As coffee and other caffeinated drinks can be anxiogenic, ie it can increase anxiety symptoms, it is crucial to consume these in moderation. Although people with anxiety symptoms note that it lifts their energy levels and is more alerting, the trade-off is the increased physical symptoms of anxiety that can be very disabling.

What can be helpful to manage my anxiety symptoms?

As I have covered in earlier write-ups on mindfulness and anxiety management, the key principles apply in trying to reduce the baseline anxiety symptoms. For more specific disorders, another important aspect of treatment is in graded exposure to the anxiety-provoking situations. This involves starting to challenge and tolerate less anxiety-provoking scenarios before working up to more significant situations once confidence has been slowly built up.

For instance, if someone has a fear of dogs, it may be helpful to start at introducing the anxious individual to pictures of dogs, and once the anxiety levels are tolerable, to try them to view videos of dogs, and so forth. This is only really introduced once they have equipped themselves with strategies such as deep breathing exercises or progressive muscle relaxation to use in these situations. Cognitive restructuring is another CBT principle that is used in both anxiety and depression to help individuals slowly challenge the negative thinking patterns which are linked to these symptoms.

Another crucial aspect in managing anxiety is providing the appropriate information to loved ones and supportive peers, so that they can better recognise when someone is experiencing significant anxiety symptoms and what will be helpful to support them. It can also better explain to the support network the underlying reason for avoidance and not building resentment towards these behaviour. Sometimes people can get aggressive if they cannot escape the environment or triggers to their anxiety, and this can result in interpersonal conflicts.

As always, happy to hear your comments about this topic, and until next time, I wish you good mental health.

For weekly updates, news and heaps more fun stuff, do subscribe and join the awesome BA Insider community!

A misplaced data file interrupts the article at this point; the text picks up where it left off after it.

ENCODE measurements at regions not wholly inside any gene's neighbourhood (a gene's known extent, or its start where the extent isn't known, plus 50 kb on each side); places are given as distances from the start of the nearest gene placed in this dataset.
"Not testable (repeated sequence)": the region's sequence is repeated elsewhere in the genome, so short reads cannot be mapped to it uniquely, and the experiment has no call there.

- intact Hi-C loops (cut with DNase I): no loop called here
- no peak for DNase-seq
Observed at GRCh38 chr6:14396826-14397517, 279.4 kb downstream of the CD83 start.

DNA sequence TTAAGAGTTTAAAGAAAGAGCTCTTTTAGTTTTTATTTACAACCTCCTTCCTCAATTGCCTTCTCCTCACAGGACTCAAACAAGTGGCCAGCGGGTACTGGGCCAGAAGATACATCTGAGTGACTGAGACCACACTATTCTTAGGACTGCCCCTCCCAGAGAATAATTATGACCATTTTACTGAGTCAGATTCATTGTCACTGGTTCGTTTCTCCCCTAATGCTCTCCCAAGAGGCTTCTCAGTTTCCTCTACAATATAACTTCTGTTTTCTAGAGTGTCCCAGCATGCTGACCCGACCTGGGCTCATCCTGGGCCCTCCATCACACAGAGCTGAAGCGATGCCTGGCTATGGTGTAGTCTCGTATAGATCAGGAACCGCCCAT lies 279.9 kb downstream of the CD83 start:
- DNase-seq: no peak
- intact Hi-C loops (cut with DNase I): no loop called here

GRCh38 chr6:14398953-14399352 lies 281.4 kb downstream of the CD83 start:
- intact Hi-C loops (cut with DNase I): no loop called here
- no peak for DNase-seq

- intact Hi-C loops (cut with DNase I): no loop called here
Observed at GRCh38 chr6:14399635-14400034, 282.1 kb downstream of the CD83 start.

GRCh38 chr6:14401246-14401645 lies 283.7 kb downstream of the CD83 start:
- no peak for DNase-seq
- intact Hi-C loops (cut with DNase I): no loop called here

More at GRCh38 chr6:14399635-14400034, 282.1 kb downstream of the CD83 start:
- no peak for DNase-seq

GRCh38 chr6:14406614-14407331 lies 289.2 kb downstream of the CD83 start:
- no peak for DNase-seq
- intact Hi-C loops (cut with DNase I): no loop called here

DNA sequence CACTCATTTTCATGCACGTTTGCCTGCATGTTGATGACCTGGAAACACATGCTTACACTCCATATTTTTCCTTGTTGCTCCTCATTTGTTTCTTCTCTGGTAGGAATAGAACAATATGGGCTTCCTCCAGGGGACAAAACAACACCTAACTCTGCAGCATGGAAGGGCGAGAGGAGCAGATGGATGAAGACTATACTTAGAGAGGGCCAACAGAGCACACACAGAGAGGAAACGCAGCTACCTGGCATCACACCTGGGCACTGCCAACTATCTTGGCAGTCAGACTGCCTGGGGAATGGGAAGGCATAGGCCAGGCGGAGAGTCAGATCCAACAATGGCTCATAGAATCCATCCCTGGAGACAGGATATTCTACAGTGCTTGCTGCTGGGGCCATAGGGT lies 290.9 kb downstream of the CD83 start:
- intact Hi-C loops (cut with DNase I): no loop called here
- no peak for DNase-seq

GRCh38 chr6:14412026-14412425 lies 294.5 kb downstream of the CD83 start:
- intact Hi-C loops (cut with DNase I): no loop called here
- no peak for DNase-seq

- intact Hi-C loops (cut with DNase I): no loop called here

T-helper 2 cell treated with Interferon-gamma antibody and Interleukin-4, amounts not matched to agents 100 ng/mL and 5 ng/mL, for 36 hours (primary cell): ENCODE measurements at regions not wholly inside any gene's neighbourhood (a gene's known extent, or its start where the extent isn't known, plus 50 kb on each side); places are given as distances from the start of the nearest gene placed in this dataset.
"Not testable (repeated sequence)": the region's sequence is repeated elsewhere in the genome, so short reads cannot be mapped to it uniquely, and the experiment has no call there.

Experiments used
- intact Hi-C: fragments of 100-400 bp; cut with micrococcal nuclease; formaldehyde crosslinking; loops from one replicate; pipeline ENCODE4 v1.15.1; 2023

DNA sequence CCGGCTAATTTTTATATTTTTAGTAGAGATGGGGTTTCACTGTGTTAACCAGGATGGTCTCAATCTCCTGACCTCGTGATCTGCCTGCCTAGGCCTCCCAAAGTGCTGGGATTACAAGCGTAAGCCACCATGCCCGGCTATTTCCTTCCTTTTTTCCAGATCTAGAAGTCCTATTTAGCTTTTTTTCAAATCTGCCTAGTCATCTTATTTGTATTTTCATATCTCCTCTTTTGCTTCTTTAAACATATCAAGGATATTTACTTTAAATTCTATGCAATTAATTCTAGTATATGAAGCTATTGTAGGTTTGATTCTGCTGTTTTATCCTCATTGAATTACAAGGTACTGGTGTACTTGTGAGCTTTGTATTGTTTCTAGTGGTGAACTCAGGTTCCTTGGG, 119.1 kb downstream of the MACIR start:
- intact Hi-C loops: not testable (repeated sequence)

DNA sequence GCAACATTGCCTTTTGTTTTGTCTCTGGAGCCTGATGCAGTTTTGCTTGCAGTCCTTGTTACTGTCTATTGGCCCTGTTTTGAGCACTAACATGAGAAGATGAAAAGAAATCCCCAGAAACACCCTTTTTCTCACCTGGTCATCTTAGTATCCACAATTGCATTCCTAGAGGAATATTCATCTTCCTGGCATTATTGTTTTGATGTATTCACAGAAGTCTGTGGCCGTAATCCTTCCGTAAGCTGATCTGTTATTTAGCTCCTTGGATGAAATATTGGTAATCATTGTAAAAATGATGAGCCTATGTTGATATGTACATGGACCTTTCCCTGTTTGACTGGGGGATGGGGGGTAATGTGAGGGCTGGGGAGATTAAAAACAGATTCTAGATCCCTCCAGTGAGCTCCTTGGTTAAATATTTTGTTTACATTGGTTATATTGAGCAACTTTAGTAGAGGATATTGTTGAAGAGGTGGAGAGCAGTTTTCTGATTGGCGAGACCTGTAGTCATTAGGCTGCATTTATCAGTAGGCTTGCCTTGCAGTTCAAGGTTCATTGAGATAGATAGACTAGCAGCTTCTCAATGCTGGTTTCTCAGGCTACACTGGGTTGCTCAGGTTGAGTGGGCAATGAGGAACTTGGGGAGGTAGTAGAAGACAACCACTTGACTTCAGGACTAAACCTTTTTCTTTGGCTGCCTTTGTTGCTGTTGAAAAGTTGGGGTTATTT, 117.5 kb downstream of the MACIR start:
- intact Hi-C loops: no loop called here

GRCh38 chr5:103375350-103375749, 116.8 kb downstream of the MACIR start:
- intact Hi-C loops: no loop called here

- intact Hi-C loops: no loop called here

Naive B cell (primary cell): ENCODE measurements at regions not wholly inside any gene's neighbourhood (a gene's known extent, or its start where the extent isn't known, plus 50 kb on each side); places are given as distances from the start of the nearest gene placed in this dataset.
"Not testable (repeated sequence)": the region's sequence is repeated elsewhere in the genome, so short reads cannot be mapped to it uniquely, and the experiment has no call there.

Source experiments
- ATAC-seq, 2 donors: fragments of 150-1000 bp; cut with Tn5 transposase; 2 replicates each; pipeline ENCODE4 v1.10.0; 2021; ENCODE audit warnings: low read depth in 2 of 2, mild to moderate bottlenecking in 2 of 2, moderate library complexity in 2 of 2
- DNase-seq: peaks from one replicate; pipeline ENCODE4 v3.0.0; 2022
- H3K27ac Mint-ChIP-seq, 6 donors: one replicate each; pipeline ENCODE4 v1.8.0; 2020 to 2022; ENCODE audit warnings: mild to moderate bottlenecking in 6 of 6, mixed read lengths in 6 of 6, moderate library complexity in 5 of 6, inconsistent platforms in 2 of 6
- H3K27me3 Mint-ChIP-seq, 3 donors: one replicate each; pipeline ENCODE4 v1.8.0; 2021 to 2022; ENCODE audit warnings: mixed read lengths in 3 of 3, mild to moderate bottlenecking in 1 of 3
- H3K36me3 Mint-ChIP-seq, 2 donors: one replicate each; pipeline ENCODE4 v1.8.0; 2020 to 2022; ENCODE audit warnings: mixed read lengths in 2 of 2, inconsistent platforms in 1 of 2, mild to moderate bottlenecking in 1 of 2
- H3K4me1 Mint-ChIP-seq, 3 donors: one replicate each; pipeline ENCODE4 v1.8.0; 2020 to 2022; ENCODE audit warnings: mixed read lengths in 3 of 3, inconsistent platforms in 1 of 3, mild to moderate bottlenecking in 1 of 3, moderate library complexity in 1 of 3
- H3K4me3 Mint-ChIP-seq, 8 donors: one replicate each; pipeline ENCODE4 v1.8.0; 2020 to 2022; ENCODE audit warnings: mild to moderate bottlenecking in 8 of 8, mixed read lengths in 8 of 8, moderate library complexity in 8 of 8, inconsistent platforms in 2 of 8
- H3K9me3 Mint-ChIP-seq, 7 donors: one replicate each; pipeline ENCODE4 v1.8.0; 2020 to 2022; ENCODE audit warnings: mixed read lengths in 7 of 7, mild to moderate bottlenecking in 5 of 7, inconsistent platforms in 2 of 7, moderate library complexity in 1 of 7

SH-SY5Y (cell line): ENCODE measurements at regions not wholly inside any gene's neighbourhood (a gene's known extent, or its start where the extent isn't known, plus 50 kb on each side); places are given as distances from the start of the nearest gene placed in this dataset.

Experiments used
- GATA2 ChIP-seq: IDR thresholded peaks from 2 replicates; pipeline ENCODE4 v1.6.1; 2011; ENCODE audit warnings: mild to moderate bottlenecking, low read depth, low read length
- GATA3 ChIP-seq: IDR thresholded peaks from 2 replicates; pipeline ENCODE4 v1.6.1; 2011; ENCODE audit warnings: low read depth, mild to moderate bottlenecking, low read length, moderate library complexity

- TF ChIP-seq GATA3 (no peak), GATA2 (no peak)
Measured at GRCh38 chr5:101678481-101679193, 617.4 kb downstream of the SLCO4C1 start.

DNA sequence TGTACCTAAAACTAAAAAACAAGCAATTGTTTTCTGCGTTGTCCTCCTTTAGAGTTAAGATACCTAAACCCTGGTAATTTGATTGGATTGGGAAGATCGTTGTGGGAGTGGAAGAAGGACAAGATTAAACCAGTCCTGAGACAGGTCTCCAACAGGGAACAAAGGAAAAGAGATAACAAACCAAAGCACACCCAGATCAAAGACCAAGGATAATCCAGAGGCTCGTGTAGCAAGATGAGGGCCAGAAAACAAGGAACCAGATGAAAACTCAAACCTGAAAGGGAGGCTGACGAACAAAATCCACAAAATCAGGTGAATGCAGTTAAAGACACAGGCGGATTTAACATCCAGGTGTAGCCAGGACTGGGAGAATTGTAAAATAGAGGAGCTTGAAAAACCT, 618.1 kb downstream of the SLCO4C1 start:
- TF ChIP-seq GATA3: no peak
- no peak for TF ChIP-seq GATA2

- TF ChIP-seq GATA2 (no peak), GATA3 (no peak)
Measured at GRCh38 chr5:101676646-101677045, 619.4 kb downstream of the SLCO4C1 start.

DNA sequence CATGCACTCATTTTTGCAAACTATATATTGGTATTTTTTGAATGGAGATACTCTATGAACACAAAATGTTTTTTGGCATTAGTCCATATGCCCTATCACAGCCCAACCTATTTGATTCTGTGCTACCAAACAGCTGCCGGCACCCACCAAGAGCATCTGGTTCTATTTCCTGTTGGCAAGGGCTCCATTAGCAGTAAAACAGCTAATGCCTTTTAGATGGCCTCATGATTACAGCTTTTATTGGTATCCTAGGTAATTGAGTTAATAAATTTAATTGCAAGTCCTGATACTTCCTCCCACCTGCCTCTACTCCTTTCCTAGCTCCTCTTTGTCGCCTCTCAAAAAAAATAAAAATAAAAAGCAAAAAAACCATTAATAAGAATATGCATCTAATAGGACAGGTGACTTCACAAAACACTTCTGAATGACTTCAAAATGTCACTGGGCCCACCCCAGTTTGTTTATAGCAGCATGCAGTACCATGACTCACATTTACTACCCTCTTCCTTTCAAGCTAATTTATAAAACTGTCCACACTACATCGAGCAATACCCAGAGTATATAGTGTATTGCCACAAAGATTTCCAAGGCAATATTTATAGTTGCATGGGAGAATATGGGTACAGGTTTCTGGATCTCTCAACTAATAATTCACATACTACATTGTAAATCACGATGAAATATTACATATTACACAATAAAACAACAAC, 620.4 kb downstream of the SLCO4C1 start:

Join the BA Insider Community



5 comments… add one
  1. Kat

    Thank you for this informational post! I hadn’t experience true anxiety until I was in third year at uni and then my first year being a teacher. I found that for both of those situations I ended up removing myself from them and work on something new, which helped tremendously!
    Kat recently posted..The Handmade Box | October UnboxingMy Profile

  2. Lee

    Nice to see something up about anxiety. I’ve had GAD/Panic disorder issues since 2011 and it’s not a bucket of fun. The only thing I’d add, and as a person who experiences anxiety than a medical professional, is self love. The worst thing you can do when experience anxiety is beat yourself up about it, which you WILL do, because the illness makes you restrict yourself which is disappointing and frustrating to both yourself and others. Acceptance and self worth, because you are more than your symptoms!

  3. Kate

    Good day to you!

    I wasn’t aware I had anxiety disorder until a couple years ago, and triggered easily under noisy environment, especially when there’s a wailing baby / kid nearby. Usually I can stay focus pretty well but under the right triggers at the wrong time, I go mad in a matter of minutes. And when I do, I just want to go to the corner of a room, sit down and hug my knees so tight until the terrible feeling goes away if not I would appear flustered and impatient to everyone.

    Well, look at it on the bright side, at least I managed to master stronger control over my emotions to reduce the frequency of these attacks. It’s about mind over matter.

  4. Hilary

    Just wanted to say thank you for this post – Tim Talks is great, please please keep on keeping on with them 🙂

Leave a Reply

Share your latest blog post with us!

Scroll To Top

Not another bloody pop-up! I know. But now that I've gotten your attention (because this is how I roll *ahem ahem*), come join the BA Insider community! Sign up for a weekly newsy letter for your beauty and lifestyle fix. Straight to your inbox.

Because I love you for reading this and not closing the pop-up just yet, you'll also receive a FREE Skincare Cheat Sheet where I share some of my tips for taking better care of your skin. Let's keep that gorgeous mug of yours glowing!

We hate spam as much as baked beans. We also won't share your details with anyone because we're selfish like that.